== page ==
A Fine Dessert

Credit: Sophie Blackall

Jenkins, Emily & Blackall, Sophie. A fine dessert: Four centuries, four families, one delicious treat. Schwartz & Wade/Random House, 2015. 44 pages. HC $17.99 ISBN 978-0-375-96832-7. 

A Fine Dessert is one of the more publicized and talked about examples of white privilege in children’s literature. The book tells the story of four different families living in four different times in American history, all making the dessert blackberry fool. The book sounds sweet, and it is, until you get the section set in on a South Carolina plantation in 1810. During this portion of a book, the family making blackberry fool is a young slave girl and her mother cooking dessert for their master and his family.

These images showcase the “smiling slaves” problem that often shows up in children’s literature. In an attempt to make slavery more palatable to young audiences, authors and illustrators gloss over the nasty truths of slavery, and instead focus on the “good” like picking blackberries and successfully whipping cream.

Credit: Sophie Blackall
Credit: Sophie Blackall

Young Lee (2016) explains the issue with these images of happy slaves saying “the trouble is that readers who have never considered slavery from the slave’s point of view will tend to interpret those smiles as benign, irrespective of whether the illustrator intended them as smiles of mother-daughter love, or smiles of pleasure at a job well done.” Without someone there to guide children and explain to them the truth of slavery, these smiles can tell dangerous falsehoods about our dark American history.

The author’s note of A Fine Dessert reads “This story includes characters who are slaves, even though there is by no means space to explore the topic of slavery fully. I wanted to represent American life in 1810 without ignoring that part of our history. I wrote about people finding joy in craftsmanship and dessert even within lives of great hardship and injustice – because finding that joy shows something powerful about the human spirit. Slavery is a difficult truth. At the end of the book, children can see a hopeful, inclusive community” (Jenkins, 2015).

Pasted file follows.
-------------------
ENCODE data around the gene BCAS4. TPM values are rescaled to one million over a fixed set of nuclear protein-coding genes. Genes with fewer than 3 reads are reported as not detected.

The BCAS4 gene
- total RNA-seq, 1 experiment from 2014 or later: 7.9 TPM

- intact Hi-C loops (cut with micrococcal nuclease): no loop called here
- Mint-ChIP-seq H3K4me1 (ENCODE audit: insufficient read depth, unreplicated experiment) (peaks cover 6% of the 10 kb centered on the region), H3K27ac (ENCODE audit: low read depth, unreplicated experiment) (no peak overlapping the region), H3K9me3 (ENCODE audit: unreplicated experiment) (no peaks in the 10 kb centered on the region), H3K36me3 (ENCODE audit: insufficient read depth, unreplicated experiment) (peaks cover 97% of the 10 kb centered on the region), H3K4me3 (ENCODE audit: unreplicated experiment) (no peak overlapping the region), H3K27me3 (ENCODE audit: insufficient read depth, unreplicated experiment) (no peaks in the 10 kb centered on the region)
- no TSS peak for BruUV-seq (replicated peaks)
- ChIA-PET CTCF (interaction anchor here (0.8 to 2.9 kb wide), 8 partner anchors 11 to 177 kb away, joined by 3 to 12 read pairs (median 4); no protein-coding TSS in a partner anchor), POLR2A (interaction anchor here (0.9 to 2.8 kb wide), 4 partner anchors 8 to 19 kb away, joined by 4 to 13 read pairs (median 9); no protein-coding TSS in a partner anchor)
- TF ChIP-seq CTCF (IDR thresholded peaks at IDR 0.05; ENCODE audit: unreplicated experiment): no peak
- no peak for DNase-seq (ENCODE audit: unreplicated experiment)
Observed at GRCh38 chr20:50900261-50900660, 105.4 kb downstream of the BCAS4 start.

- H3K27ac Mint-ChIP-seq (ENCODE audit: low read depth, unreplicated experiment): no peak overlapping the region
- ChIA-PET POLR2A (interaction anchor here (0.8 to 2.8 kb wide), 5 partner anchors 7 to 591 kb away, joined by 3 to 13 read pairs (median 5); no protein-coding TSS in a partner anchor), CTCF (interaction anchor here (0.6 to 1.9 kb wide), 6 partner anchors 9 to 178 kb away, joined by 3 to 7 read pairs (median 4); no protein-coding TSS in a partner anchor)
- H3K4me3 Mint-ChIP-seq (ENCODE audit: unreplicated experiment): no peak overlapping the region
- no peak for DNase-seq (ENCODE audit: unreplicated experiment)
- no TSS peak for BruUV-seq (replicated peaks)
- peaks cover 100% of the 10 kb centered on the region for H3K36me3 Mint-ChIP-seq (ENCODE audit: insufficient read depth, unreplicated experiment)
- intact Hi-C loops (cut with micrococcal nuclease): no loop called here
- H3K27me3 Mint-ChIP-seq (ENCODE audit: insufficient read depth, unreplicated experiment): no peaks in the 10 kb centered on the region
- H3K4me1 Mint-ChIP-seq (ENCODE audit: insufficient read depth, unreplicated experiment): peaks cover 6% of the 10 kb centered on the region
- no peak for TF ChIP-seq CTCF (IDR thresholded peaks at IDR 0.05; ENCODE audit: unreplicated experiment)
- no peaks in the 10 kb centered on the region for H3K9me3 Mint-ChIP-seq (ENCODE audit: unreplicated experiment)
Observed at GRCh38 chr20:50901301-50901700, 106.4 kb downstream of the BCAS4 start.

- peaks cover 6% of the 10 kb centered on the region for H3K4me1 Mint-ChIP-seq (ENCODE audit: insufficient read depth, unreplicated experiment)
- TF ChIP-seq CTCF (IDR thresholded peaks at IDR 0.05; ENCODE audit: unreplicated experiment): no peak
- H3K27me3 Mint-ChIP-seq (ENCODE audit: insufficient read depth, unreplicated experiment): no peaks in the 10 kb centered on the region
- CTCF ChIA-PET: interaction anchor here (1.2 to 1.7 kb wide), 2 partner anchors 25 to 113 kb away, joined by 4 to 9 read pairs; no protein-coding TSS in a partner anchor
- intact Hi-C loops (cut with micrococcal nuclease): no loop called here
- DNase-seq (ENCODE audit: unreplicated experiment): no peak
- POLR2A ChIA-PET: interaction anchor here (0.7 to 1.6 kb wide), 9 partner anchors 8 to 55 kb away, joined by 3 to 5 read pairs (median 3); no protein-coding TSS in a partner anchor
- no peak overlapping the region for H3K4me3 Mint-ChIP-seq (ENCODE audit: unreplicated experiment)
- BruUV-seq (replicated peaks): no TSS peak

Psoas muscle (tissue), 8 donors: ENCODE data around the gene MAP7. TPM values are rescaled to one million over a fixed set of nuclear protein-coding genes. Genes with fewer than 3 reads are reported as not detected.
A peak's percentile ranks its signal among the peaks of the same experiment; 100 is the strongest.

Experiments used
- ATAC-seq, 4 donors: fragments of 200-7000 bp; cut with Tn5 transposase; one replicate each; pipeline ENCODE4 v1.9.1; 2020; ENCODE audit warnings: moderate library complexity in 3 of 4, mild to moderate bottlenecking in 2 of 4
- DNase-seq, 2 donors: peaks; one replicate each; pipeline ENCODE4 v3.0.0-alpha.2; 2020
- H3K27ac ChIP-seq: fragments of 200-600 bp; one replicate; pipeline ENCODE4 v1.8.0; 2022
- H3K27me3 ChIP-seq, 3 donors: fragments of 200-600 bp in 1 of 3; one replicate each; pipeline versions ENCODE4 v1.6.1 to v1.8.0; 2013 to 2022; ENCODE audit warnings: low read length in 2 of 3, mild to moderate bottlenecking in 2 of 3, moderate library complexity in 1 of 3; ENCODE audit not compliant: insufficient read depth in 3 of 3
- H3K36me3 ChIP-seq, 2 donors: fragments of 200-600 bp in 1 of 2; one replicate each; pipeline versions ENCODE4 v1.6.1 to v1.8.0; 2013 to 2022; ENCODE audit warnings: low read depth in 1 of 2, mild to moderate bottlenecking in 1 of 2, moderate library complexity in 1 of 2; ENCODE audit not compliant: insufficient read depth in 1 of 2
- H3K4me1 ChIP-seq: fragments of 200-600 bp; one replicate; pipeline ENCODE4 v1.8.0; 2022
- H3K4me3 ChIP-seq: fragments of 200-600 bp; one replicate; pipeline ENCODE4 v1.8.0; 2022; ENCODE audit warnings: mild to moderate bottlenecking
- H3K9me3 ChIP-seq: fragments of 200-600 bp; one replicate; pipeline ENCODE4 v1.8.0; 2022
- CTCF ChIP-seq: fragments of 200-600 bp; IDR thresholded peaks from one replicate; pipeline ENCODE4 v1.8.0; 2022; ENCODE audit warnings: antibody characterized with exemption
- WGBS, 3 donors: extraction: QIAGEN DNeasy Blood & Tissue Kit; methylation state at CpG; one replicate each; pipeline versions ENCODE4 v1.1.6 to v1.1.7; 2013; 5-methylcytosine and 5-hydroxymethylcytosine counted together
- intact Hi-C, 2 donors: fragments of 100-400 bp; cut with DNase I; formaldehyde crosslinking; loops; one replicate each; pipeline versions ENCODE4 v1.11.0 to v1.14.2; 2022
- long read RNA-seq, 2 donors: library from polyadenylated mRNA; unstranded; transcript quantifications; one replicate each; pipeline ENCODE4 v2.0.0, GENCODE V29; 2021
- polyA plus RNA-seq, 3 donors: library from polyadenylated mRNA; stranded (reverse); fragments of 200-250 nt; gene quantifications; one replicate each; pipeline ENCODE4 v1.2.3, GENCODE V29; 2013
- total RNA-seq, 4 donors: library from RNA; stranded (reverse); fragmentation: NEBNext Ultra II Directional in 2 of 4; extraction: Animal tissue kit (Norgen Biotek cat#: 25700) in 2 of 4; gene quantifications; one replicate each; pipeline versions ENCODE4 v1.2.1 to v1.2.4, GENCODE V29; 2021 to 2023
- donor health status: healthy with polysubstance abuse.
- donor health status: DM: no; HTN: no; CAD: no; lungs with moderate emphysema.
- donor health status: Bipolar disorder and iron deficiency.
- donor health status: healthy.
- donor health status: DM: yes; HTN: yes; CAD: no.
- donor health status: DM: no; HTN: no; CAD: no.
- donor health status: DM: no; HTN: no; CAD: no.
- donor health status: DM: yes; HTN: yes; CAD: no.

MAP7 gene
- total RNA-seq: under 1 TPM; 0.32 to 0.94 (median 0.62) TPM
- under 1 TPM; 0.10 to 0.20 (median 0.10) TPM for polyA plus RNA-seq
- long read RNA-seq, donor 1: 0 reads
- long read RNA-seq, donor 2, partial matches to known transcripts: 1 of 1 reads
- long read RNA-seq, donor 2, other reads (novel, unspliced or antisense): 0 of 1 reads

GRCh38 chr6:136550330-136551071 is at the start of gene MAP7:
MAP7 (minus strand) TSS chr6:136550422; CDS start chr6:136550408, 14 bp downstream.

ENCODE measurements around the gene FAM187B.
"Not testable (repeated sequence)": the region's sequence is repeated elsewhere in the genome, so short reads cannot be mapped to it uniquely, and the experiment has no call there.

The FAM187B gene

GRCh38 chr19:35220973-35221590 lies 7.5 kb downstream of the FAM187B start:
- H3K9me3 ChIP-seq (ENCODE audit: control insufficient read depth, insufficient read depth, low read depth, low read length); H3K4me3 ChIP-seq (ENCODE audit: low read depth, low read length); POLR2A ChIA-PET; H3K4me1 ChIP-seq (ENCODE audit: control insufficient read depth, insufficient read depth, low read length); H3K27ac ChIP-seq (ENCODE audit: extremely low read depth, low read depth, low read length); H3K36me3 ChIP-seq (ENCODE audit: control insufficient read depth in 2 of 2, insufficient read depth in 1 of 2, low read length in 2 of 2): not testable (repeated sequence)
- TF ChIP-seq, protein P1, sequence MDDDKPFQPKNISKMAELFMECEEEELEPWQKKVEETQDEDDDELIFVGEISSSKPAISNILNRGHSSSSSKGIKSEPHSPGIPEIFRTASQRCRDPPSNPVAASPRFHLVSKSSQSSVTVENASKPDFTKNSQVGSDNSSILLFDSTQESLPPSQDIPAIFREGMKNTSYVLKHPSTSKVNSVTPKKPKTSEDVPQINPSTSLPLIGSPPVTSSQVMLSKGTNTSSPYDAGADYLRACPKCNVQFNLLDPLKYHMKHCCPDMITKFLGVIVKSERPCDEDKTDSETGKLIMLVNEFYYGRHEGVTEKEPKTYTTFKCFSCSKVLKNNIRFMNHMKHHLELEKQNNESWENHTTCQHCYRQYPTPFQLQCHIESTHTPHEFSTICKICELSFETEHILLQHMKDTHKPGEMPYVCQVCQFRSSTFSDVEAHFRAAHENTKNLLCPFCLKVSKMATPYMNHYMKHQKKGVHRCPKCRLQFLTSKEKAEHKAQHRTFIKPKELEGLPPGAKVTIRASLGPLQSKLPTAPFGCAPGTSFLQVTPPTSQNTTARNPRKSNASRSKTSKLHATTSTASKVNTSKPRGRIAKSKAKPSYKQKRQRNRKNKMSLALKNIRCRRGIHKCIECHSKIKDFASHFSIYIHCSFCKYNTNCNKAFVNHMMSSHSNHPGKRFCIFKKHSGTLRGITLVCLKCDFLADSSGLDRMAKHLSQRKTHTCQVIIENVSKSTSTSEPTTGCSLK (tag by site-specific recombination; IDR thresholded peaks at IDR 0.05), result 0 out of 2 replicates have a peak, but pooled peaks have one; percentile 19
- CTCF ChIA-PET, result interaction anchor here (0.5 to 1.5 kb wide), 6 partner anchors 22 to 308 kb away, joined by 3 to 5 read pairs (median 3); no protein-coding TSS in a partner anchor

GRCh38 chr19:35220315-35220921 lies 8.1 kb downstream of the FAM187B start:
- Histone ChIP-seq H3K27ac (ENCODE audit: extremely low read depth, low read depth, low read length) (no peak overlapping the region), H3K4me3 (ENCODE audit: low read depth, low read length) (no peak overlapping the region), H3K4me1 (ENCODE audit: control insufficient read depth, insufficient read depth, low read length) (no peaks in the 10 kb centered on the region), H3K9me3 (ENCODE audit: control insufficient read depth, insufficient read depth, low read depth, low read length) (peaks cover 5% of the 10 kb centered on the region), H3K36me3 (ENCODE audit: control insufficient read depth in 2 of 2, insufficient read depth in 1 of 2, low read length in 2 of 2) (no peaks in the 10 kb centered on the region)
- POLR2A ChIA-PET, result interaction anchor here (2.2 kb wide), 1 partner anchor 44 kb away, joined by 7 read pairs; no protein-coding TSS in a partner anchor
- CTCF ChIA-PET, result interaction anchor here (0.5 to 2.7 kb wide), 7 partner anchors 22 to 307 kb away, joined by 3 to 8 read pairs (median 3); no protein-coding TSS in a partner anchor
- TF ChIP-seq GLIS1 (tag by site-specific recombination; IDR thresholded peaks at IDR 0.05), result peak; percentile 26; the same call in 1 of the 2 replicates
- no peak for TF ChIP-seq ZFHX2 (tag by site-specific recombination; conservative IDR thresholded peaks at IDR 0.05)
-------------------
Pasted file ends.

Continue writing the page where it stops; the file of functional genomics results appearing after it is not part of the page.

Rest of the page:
This is true, the end of the book showcases a wonderfully diverse dinner party in which everyone, regardless of skin color, is welcome at the table.

Credit: Sophie Blackall

However, this inclusivity does not override the lack of awareness that is so apparent in the section of the book that touches on slavery.

Below is a fantastic statement on A Fine Dessert from author Daniel Jose Older.

One particular quote from this video to highlight is this: “You knew that you were going to bring up an issue that you could not fully take in the whole berth of, and from my point of view, where I stand, if you can’t then you shouldn’t touch it. That’s how I feel about slavery. That’s how I feel about sexual assault. There are some things that we can’t sugarcoat” (Older, 2015).

Daniel Jose Older is right, there are just some things that should not be sugarcoated, and slavery is one of them. A Fine Dessert might center on something sweet, but the truths it hides from young readers are anything but sweet. Children, especially children of color, deserve honesty in the books they read. We can and should strive to do better.


Jenkins, E. (2015). A Fine Dessert: Four families, four centuries, one delicious treat. New York City, NY: Schwartz & Wade.

[Daniel Jose Older]. (2015, November 3). Daniel jose older on a fine dessert. [Video File]. Retrieved from https://www.youtube.com/watch?v=CCArvF8N6Sw

Young Lee, P. (2016). Smiling slaves at storytime: These picture books show why we need more diversity in publishing, too. Retrieved from http://www.salon.com/2016/01/18/smiling_slaves_at_story_time_these_picture_books_show_why_we_need_more_diversity_in_publishing_too/